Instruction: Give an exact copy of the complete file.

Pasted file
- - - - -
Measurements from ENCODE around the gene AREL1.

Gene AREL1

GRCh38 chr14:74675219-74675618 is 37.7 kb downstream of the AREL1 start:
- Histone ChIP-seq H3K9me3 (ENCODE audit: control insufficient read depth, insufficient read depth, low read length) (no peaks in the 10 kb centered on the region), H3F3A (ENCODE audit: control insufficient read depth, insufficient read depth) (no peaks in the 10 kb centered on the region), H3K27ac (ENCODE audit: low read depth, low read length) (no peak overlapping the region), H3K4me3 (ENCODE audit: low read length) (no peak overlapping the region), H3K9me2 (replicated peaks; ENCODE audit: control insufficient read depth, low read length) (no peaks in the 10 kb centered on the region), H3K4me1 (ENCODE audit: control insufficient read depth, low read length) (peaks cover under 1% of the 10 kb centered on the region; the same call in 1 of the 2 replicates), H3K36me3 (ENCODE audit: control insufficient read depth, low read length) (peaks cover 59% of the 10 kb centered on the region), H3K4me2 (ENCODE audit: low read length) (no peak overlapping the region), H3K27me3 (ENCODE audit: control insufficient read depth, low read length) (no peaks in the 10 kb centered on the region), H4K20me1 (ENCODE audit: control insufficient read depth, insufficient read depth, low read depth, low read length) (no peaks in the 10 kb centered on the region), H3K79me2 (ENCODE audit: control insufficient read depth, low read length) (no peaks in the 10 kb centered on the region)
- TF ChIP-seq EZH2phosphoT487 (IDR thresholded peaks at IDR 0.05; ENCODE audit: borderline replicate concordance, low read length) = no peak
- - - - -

Measurements from ENCODE around the gene AREL1.

Gene AREL1

GRCh38 chr14:74675219-74675618 is 37.7 kb downstream of the AREL1 start:
- Histone ChIP-seq H3K9me3 (ENCODE audit: control insufficient read depth, insufficient read depth, low read length) (no peaks in the 10 kb centered on the region), H3F3A (ENCODE audit: control insufficient read depth, insufficient read depth) (no peaks in the 10 kb centered on the region), H3K27ac (ENCODE audit: low read depth, low read length) (no peak overlapping the region), H3K4me3 (ENCODE audit: low read length) (no peak overlapping the region), H3K9me2 (replicated peaks; ENCODE audit: control insufficient read depth, low read length) (no peaks in the 10 kb centered on the region), H3K4me1 (ENCODE audit: control insufficient read depth, low read length) (peaks cover under 1% of the 10 kb centered on the region; the same call in 1 of the 2 replicates), H3K36me3 (ENCODE audit: control insufficient read depth, low read length) (peaks cover 59% of the 10 kb centered on the region), H3K4me2 (ENCODE audit: low read length) (no peak overlapping the region), H3K27me3 (ENCODE audit: control insufficient read depth, low read length) (no peaks in the 10 kb centered on the region), H4K20me1 (ENCODE audit: control insufficient read depth, insufficient read depth, low read depth, low read length) (no peaks in the 10 kb centered on the region), H3K79me2 (ENCODE audit: control insufficient read depth, low read length) (no peaks in the 10 kb centered on the region)
- TF ChIP-seq EZH2phosphoT487 (IDR thresholded peaks at IDR 0.05; ENCODE audit: borderline replicate concordance, low read length) = no peak